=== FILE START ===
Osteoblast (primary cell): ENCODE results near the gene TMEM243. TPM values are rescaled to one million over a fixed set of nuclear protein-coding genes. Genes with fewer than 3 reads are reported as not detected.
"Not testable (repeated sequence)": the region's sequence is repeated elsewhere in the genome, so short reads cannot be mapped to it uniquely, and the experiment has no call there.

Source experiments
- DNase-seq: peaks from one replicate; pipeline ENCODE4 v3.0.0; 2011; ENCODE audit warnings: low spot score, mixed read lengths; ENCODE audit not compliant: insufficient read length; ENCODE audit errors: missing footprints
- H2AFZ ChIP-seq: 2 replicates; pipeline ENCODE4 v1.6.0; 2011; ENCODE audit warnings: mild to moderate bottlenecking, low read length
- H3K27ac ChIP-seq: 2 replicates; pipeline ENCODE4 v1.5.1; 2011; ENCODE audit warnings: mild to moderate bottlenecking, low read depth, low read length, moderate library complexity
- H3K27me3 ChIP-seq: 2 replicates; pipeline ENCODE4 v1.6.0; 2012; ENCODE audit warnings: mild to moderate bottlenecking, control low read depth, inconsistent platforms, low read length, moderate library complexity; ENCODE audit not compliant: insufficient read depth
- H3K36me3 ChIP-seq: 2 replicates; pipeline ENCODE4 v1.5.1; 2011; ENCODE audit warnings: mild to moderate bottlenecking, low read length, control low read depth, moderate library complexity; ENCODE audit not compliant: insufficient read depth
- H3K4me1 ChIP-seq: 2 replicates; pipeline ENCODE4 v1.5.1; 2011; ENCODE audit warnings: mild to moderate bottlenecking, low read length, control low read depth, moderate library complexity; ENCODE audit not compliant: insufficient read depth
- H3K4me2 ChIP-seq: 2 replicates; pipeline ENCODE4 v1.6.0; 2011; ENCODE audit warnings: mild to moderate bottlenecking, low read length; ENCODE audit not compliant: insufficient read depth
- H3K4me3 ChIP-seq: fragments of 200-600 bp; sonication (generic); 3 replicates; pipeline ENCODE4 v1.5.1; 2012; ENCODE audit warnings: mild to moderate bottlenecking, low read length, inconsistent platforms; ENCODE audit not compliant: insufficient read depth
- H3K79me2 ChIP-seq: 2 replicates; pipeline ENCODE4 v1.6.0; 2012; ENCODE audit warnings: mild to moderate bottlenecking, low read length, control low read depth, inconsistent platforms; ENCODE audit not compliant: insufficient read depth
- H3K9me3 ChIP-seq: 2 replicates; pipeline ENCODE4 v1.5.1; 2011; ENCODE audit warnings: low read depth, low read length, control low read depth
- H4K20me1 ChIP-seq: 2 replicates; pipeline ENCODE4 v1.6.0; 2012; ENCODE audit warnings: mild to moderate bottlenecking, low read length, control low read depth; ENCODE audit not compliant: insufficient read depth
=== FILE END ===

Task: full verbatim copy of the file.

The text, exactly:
Osteoblast (primary cell): ENCODE results near the gene TMEM243. TPM values are rescaled to one million over a fixed set of nuclear protein-coding genes. Genes with fewer than 3 reads are reported as not detected.
"Not testable (repeated sequence)": the region's sequence is repeated elsewhere in the genome, so short reads cannot be mapped to it uniquely, and the experiment has no call there.

Source experiments
- DNase-seq: peaks from one replicate; pipeline ENCODE4 v3.0.0; 2011; ENCODE audit warnings: low spot score, mixed read lengths; ENCODE audit not compliant: insufficient read length; ENCODE audit errors: missing footprints
- H2AFZ ChIP-seq: 2 replicates; pipeline ENCODE4 v1.6.0; 2011; ENCODE audit warnings: mild to moderate bottlenecking, low read length
- H3K27ac ChIP-seq: 2 replicates; pipeline ENCODE4 v1.5.1; 2011; ENCODE audit warnings: mild to moderate bottlenecking, low read depth, low read length, moderate library complexity
- H3K27me3 ChIP-seq: 2 replicates; pipeline ENCODE4 v1.6.0; 2012; ENCODE audit warnings: mild to moderate bottlenecking, control low read depth, inconsistent platforms, low read length, moderate library complexity; ENCODE audit not compliant: insufficient read depth
- H3K36me3 ChIP-seq: 2 replicates; pipeline ENCODE4 v1.5.1; 2011; ENCODE audit warnings: mild to moderate bottlenecking, low read length, control low read depth, moderate library complexity; ENCODE audit not compliant: insufficient read depth
- H3K4me1 ChIP-seq: 2 replicates; pipeline ENCODE4 v1.5.1; 2011; ENCODE audit warnings: mild to moderate bottlenecking, low read length, control low read depth, moderate library complexity; ENCODE audit not compliant: insufficient read depth
- H3K4me2 ChIP-seq: 2 replicates; pipeline ENCODE4 v1.6.0; 2011; ENCODE audit warnings: mild to moderate bottlenecking, low read length; ENCODE audit not compliant: insufficient read depth
- H3K4me3 ChIP-seq: fragments of 200-600 bp; sonication (generic); 3 replicates; pipeline ENCODE4 v1.5.1; 2012; ENCODE audit warnings: mild to moderate bottlenecking, low read length, inconsistent platforms; ENCODE audit not compliant: insufficient read depth
- H3K79me2 ChIP-seq: 2 replicates; pipeline ENCODE4 v1.6.0; 2012; ENCODE audit warnings: mild to moderate bottlenecking, low read length, control low read depth, inconsistent platforms; ENCODE audit not compliant: insufficient read depth
- H3K9me3 ChIP-seq: 2 replicates; pipeline ENCODE4 v1.5.1; 2011; ENCODE audit warnings: low read depth, low read length, control low read depth
- H4K20me1 ChIP-seq: 2 replicates; pipeline ENCODE4 v1.6.0; 2012; ENCODE audit warnings: mild to moderate bottlenecking, low read length, control low read depth; ENCODE audit not compliant: insufficient read depth